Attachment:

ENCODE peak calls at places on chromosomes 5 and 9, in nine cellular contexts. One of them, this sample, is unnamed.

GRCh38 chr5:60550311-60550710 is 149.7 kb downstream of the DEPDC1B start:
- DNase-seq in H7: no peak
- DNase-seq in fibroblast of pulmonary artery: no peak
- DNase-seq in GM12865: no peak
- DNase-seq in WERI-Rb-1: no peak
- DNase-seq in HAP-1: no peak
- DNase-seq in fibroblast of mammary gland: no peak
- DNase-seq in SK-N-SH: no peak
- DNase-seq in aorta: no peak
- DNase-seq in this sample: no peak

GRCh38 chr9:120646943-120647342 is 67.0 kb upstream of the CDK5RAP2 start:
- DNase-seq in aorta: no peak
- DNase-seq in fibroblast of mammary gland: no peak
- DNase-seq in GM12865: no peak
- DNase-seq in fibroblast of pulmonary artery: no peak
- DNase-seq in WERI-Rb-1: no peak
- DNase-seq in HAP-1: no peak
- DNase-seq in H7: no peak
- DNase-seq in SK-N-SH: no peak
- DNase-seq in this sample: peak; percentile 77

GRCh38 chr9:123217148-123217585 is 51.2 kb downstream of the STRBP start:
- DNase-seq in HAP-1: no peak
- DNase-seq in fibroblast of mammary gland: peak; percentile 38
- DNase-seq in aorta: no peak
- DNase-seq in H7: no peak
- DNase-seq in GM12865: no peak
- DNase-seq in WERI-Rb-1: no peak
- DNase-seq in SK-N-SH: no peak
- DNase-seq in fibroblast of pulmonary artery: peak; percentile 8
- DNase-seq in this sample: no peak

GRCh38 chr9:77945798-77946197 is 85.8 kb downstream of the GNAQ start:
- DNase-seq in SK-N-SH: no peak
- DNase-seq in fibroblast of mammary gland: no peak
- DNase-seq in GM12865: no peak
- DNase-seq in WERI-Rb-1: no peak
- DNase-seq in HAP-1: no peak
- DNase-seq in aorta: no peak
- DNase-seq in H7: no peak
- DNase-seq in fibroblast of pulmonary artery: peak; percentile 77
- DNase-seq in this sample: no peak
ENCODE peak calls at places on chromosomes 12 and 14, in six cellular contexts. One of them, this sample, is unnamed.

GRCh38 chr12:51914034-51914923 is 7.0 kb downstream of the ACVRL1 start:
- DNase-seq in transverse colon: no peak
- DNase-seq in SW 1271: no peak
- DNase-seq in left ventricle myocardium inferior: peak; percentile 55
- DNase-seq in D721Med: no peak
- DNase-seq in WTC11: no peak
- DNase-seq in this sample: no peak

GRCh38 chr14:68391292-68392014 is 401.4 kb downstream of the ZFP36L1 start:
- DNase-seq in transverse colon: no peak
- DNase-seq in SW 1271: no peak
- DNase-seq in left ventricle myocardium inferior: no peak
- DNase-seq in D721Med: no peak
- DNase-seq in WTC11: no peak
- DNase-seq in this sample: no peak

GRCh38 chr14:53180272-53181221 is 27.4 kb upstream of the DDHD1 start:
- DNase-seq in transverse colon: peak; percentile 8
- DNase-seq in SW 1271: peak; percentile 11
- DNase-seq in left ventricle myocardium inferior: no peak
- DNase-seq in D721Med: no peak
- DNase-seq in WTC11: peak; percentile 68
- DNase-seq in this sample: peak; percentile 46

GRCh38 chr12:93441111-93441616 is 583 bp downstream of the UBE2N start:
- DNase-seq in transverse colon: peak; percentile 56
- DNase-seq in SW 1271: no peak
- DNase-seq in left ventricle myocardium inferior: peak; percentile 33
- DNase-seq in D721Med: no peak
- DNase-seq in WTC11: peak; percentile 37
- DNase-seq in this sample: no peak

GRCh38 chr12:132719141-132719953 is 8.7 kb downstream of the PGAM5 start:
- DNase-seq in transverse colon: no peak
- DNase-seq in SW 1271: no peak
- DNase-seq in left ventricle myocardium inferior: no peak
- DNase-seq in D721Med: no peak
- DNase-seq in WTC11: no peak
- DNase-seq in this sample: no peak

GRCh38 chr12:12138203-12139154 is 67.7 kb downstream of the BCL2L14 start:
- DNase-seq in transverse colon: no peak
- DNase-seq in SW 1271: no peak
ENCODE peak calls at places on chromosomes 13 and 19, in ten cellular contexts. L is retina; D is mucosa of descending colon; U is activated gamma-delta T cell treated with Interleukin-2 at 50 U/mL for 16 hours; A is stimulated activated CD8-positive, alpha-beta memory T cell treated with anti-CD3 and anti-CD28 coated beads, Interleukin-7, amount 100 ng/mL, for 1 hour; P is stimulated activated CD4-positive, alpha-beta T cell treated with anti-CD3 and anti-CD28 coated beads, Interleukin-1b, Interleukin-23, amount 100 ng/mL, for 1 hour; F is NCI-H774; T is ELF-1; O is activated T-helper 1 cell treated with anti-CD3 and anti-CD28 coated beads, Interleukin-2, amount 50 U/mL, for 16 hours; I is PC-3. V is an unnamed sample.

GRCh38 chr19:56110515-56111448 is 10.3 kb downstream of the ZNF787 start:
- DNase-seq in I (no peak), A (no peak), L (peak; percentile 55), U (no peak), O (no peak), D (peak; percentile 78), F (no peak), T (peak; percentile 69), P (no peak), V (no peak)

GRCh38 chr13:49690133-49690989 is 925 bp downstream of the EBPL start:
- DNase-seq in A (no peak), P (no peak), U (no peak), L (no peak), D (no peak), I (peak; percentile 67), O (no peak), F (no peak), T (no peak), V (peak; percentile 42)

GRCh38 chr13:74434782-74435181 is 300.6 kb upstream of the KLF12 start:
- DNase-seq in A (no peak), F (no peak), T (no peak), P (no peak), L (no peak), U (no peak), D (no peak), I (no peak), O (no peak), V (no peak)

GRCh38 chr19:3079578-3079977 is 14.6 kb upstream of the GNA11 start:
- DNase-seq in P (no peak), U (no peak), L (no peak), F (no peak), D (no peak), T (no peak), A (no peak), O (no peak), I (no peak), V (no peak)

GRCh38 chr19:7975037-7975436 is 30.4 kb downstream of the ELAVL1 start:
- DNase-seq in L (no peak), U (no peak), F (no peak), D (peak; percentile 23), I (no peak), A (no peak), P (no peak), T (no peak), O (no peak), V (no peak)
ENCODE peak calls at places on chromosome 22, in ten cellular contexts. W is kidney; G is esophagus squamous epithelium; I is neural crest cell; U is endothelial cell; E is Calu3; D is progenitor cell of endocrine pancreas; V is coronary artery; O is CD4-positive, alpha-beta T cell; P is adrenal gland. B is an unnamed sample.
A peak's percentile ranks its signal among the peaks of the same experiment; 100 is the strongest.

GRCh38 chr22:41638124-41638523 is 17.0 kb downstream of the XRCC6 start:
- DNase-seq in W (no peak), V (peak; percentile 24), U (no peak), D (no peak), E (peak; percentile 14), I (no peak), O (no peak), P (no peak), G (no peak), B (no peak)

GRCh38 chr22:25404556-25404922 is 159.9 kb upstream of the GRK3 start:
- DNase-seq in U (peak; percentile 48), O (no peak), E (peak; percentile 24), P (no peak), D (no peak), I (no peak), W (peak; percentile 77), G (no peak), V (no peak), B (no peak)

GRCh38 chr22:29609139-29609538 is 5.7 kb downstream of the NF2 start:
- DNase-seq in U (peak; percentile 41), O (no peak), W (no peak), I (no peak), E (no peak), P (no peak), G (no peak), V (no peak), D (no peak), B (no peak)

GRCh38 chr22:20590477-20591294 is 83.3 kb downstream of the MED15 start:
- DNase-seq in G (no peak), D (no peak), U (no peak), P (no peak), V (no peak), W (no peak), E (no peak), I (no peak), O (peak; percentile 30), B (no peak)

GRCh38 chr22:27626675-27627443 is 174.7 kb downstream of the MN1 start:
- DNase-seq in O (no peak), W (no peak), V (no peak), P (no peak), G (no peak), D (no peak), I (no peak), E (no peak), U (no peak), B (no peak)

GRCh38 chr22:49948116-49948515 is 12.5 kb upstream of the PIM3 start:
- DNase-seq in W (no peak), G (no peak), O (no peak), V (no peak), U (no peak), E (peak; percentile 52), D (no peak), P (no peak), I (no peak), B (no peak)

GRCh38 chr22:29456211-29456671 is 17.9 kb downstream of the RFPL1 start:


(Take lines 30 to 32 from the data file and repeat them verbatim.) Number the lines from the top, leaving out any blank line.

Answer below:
- DNase-seq in fibroblast of pulmonary artery: peak; percentile 8
- DNase-seq in this sample: no peak

GRCh38 chr9:77945798-77946197 is 85.8 kb downstream of the GNAQ start: